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Review of DLink DNS-323

DLink DNS-323

Looking for a NAS solution that’s reliable, quiet and offers RAID features at an affordable price? Look no further than the DLink DNS-323!

Ever since I had a hard drive failure last year that stood to cost me a lot of money in code I had written, I have been on the lookout for a dependable and affordable network storage solution that would sit nicely in my study. I had heard a lot of good things about the DLink DNS-323 from reliable sources and since Komplett had one on special offer last week (-22%), I decided to take the plunge.

The unit can take up to 2TB in storage; either 2*1TB in RAID1 or RAID0 or JBOD, whatever your preference is. Personally, my requirement was RAID0 and I decided to kit out the unit with 2*500B Seagate Barracudas with 32MB buffers. This configuration will hopefully offer me stability, reliability and also equally important, quietness. I went for the Seagate drives above the nearest price competitor (Samsung) because the Barracudas rated at 0.2 bels less in terms of operating noise and any noise reduction when your working beside a disk array is welcomed. However, in fairness to the 323, it is a very quiet system and when happily spinning away it doesn’t make much noise at all, certainly less noise than many desktop PCs.

Other features on the device include an iTunes server (DAAPD distribution), an FTP server, an AV media streaming server and a host of configuration options to keep most people happy. There is also a massive online community supporting this device and providing information on mods and hacks that significantly enhance the features of the unit. They even have their own Wiki site that is regularly updated. If I had to find issue with the unit then it would be that the DAAPD iTunes server doesn’t have a web interface that allows you to create playlists so you’re stuck with the basics. Unless that is of course, you enable telnet on the device like I did and copy across your own DAAPD playlist file to the /etc directory. Beware though that this playlist is overwritten each time the system reboots so you may want to look into some fun plug scripts to help you out there. Overall this is an excellent device and one that I am very happy that I have purchased. My set-up cost just under Eur 400 but anyone that has ever suffered drive failure will know that this is a small price to pay for securely and reliably backing up data. Buy one now!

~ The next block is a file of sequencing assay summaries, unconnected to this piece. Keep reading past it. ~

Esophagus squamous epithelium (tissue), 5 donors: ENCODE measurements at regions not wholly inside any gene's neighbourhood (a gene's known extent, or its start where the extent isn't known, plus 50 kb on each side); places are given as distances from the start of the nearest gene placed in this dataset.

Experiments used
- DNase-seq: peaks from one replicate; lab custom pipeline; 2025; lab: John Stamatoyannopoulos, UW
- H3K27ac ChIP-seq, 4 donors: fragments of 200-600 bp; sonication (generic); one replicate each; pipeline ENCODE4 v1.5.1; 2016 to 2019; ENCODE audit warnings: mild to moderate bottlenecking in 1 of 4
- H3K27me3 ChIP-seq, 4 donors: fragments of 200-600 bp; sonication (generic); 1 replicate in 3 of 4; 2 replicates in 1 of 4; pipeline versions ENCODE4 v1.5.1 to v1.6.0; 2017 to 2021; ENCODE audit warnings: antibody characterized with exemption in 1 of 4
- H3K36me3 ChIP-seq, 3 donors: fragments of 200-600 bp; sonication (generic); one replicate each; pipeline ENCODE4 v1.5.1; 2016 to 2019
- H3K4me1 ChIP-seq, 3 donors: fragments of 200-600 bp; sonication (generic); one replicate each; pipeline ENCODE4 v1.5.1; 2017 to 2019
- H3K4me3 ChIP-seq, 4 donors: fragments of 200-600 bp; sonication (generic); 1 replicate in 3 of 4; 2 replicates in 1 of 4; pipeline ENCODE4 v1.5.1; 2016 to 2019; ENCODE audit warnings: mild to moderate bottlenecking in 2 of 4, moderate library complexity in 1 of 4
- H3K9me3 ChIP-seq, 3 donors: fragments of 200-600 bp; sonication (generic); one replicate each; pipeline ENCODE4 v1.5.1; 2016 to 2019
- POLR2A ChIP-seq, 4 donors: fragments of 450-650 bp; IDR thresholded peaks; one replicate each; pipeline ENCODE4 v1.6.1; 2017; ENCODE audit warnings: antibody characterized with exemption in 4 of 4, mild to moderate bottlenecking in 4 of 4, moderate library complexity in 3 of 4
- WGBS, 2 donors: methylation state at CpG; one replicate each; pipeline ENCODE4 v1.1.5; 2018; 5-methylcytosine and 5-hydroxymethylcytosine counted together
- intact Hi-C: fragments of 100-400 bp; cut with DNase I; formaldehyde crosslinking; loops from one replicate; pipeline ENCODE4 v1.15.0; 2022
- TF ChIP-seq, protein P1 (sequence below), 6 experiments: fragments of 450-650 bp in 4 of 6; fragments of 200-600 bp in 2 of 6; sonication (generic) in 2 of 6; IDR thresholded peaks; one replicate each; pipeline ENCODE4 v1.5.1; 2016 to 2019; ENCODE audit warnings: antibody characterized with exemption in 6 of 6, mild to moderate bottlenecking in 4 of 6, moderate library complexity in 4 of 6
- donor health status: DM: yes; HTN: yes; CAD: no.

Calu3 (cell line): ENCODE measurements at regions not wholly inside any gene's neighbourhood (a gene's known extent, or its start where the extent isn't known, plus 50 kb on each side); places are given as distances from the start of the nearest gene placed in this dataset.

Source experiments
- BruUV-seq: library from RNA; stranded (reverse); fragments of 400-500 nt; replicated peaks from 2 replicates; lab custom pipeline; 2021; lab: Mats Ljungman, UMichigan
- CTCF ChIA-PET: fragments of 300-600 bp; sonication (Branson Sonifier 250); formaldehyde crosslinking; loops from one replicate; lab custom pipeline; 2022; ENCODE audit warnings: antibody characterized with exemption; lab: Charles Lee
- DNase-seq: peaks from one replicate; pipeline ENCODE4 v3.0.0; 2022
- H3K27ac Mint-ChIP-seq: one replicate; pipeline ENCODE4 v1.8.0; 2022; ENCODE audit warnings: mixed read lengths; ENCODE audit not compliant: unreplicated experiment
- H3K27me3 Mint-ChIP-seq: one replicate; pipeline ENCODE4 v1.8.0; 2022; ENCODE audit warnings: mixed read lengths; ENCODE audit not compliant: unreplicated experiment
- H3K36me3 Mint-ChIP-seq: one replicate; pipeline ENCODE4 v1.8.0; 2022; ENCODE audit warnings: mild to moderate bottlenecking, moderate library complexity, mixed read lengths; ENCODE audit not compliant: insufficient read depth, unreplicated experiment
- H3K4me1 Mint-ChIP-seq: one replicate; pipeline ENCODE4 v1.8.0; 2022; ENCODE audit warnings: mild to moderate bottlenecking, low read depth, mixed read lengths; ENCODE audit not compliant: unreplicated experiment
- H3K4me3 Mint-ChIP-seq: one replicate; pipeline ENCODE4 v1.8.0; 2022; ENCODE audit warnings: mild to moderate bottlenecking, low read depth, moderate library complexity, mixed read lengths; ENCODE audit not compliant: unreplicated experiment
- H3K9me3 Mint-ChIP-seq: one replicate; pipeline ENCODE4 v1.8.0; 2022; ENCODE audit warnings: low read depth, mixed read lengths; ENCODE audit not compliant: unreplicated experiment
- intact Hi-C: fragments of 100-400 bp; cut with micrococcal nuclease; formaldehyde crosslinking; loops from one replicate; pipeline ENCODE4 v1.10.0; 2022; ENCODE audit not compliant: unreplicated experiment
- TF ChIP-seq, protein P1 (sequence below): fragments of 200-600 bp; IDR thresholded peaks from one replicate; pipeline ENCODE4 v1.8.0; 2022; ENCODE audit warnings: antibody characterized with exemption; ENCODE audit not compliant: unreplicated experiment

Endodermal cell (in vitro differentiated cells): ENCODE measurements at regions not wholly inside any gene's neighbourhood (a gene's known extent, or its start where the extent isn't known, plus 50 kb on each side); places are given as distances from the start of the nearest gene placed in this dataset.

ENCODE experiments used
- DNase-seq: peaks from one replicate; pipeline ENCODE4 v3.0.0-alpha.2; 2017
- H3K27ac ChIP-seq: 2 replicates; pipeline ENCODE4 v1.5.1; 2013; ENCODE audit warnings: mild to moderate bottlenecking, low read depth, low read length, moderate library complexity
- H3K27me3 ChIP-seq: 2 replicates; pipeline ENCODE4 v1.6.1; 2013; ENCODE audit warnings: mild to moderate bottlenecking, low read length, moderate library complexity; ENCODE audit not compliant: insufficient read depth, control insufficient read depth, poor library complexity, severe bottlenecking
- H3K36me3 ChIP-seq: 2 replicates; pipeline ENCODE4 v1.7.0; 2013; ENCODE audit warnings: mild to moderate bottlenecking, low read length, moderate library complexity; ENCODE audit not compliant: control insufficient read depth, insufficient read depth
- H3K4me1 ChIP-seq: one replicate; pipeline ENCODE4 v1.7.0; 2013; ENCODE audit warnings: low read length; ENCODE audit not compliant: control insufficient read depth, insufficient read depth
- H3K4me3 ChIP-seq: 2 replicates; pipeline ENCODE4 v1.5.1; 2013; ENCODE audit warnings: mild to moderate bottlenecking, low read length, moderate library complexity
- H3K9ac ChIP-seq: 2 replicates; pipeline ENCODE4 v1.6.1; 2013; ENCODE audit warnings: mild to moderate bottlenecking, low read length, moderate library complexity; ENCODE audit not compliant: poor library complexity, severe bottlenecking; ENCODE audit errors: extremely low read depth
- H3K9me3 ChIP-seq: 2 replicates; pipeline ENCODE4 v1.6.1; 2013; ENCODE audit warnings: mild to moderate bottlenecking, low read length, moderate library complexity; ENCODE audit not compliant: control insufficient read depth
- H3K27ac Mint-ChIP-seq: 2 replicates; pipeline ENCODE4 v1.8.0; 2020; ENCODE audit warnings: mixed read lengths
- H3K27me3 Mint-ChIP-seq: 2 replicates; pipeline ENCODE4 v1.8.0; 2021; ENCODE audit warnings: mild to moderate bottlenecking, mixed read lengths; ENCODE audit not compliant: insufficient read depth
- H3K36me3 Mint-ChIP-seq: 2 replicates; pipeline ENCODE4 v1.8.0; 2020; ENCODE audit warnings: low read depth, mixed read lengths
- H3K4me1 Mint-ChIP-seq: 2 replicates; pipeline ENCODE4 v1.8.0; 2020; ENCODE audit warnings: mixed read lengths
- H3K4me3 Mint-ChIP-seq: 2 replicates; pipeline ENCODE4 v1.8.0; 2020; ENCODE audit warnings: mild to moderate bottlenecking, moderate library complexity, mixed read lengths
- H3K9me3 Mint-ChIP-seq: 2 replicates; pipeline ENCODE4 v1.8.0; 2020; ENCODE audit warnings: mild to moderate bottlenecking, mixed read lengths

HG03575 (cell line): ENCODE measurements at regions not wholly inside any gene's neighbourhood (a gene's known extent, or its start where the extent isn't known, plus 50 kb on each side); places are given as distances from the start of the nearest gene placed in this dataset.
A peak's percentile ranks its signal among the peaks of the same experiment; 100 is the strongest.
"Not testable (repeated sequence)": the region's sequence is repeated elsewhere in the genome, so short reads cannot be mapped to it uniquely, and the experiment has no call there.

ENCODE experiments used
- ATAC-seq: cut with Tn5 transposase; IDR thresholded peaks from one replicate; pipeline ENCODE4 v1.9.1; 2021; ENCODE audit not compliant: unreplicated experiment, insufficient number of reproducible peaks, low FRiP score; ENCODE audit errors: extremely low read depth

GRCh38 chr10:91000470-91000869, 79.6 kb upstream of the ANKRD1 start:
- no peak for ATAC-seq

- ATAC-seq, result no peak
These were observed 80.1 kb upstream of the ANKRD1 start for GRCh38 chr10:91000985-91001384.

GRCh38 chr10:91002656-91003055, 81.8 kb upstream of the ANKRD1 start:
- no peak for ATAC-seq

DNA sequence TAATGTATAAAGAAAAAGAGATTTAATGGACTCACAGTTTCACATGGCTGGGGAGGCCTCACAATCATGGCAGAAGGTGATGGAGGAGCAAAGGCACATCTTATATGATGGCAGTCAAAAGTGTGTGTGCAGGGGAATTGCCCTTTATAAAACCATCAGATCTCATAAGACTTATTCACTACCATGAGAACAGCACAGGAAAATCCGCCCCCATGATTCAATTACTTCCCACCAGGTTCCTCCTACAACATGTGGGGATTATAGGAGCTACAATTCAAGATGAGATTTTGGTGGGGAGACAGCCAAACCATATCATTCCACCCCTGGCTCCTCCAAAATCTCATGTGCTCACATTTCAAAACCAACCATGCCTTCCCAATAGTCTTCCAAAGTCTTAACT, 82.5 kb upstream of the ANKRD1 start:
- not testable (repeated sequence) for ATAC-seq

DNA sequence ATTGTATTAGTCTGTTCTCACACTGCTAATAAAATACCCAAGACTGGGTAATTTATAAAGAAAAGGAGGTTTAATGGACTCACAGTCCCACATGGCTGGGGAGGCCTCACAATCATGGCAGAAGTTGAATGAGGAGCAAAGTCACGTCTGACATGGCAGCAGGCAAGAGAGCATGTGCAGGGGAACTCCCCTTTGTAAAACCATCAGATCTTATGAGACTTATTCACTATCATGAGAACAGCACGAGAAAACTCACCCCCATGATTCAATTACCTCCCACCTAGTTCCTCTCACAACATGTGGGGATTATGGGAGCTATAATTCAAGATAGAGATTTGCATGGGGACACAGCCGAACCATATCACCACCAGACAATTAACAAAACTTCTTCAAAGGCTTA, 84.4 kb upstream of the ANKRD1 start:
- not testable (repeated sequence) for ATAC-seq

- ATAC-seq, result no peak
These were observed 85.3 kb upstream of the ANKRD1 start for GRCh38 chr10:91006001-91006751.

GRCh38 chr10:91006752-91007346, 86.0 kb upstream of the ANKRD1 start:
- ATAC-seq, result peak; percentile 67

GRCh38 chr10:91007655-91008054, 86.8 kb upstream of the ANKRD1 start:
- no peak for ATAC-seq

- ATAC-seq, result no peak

Rated 5/5 on Feb 11 2008
Vote on Jonathan Brazil‘s Reviews at LouderVoice
Review Tags: 323, backup, disk, dlink, dns-323, drive, itunes, jbod, mirror, nas, network, raid0, raid1, server, storage

2 thoughts on “Review of DLink DNS-323”

  1. Have you plugged it into a wireless router yet? I’m looking for a wireless storage system for home and am pretty darned confused right now. The AirPort Extreme Base Station (with AirDisk) sounds good but I’m reading of some problems with it.

  2. Hi Paul,

    Yeah, the D-Link is sitting happy connected to a switch and plugged into my router. No problems accessing it from Mac or Windows – haven’t tried it as a Time Machine disk yet but I would assume that there is no problems. Overall I couldn’t fault the device apart from the fact that my PS3 can’t see the media on it but that’s not the D-Link’s fault, it’s the PS3’s for not supporting the standard DAAP protocol. However, the iTunes server does work very nicely and all my music is now safely mirrored and accessible from any iTunes client in the house. The admin interface supports lots of nice stuff and if you’re interested in going beyond the manual then there’s a huge community out there that like to tweak the device using “fun plug” scripts to execute extra services on startup. I’ve only been messing around with Telnet access and getting Twonky media server up and running but I believe that you can do much, much more if you have the time – it’s very easy too. Big thumbs up!

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